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Are you feeling less than joyful this holiday season?

The holidays can add one more level of stress when substance use continues to be an issue.

This time of year can feel especially painful when things aren’t going well. 

You may be feeling guilt, anger, frustration, and shame over your situation with your child. That doesn’t help you feel joyful during the holiday season.

Finding joy may not be as easy as those not affected by addiction, but it is possible.  You can still enjoy the holidays whether you are coping with substance use in your family or not.

If you are concerned about your struggling child, remember you’re not alone. The holiday season can be one of the most difficult times for those recovering from addiction as well as for family members.

If your child is new to recovery, you probably feel relieved, yet holiday time may bring up some unease. 

Trying to stay sober when the world seems to be celebrating can be challenging for your child who is new to recovery. Support from family and friends can be helpful.

You may be feeling that this holiday time is going to be hard to get through. Yet, there are ways to feel more at peace and to have some joy.

It is possible whatever the circumstances, by simply taking a step back, being kind and being realistic.

holiday season

Here are nine ways to find peace of mind and joy. These nine ways will help you feel more relaxed and peaceful this holiday season.

Pull back and breathe.

“Breathe. Let go. And remind yourself that this very moment is the only one you know you have for sure.” ~ Oprah Winfrey

Sitting for even five minutes can heal your emotional wounds. It can bring a feeling of peace to your mind and body. It can bring back the calm and help you to feel happier, no matter what is happening around you.

When you carve out some quiet time each day, you gain inner strength. Giving your mind a rest will help lift your mood.

Keep things simple.

“It is the sweet simple things in life which are the real ones after all.” ~ Laura Ingalls Wilder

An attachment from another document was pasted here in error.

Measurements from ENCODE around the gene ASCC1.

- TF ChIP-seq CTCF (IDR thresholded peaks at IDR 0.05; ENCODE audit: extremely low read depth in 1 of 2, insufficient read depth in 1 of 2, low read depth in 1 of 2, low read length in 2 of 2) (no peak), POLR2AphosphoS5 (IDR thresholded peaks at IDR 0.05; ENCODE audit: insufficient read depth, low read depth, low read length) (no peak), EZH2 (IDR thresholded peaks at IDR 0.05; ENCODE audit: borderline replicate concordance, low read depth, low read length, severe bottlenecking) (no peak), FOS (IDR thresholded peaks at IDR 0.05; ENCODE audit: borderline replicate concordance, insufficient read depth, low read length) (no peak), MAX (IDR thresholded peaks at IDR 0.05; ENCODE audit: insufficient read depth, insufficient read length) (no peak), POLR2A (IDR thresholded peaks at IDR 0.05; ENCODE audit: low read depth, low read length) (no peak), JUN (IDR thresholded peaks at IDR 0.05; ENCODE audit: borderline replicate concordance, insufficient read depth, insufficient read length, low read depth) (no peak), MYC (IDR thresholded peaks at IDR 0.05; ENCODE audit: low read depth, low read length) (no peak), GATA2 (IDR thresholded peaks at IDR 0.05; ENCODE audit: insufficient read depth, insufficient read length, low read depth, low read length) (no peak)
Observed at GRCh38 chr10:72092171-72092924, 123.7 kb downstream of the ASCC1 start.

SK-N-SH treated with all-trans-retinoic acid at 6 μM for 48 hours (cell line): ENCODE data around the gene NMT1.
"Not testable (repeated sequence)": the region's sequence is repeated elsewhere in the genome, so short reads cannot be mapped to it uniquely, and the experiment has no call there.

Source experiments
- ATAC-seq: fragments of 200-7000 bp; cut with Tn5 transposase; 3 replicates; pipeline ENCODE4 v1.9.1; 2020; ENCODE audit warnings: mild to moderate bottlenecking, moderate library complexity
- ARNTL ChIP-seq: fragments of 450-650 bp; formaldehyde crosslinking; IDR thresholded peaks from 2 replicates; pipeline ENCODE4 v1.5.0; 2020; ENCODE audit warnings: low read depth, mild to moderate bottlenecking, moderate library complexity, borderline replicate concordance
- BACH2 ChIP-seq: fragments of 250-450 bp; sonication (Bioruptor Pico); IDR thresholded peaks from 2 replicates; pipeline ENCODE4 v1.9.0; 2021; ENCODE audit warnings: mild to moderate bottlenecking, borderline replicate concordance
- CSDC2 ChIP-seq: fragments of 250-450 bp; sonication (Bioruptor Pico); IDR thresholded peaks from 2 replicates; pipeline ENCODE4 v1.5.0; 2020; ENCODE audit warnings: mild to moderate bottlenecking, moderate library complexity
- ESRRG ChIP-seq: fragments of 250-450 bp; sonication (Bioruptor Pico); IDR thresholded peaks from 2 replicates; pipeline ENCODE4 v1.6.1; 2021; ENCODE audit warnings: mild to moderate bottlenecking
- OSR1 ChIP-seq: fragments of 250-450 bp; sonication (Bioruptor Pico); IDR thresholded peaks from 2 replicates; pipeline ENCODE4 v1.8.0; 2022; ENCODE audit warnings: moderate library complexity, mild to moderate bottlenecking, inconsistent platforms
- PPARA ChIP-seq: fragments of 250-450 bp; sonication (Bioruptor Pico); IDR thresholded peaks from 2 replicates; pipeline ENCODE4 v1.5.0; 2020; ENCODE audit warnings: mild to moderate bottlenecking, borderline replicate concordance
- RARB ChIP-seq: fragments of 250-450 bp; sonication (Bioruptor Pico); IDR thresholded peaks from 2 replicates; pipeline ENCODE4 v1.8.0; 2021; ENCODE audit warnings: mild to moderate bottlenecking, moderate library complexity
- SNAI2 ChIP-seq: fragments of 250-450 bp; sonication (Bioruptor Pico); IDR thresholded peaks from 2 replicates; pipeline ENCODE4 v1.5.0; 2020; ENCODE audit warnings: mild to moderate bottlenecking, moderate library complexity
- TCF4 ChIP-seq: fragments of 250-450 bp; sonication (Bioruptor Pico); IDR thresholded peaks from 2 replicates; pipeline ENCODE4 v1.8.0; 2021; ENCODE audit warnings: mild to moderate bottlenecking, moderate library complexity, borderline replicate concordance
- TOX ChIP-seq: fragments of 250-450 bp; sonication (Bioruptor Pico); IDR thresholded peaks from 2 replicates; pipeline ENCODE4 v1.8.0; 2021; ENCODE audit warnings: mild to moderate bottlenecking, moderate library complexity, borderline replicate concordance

When someone is new to recovery, it can be helpful to limit family celebrations to smaller gatherings. Include only those people who are aware of your situation and supportive.

Large gatherings where alcohol is flowing may be difficult. It could cause unnecessary anxiety and stress for everyone involved.

Let go of expectations.

My happiness grows in direct proportion to my acceptance, and in inverse proportion to my expectations. ~ Michael J. Fox

Expectation sets us up for disappointment. Enjoy each moment as it comes and let go of preconceived ideas of your ideal holiday gathering.

We don’t have to meet anyone else’s expectations.  When life is challenging, we need to take extra good care of ourselves.

Avoid the replay button. We so often view holiday events in frames of what “always” happened. If we can visualize that delete button when those thoughts arise, we can keep our thoughts in the present.

Appreciate where everyone is in life and look for joy where ever you can find it. Allowing your family members to be themselves is a holiday gift we can all give.

Show your love.

Piglet: “How do you spell love?”

Pooh: “You don’t spell it, you feel it.” ~ A.A. Milne, Winnie the Pooh

Use the holidays as an opportunity to show your love. Substance use often stems from deep-seated unhappiness. This is a good time to remember that there is much more to your child than their addiction.

They have many gifts to offer such as their talents and strengths. As they progress into long-term recovery, your child’s wonderful qualities will begin to shine through once again.

And remember, family is who loves you unconditionally.

Look for each moment of joy.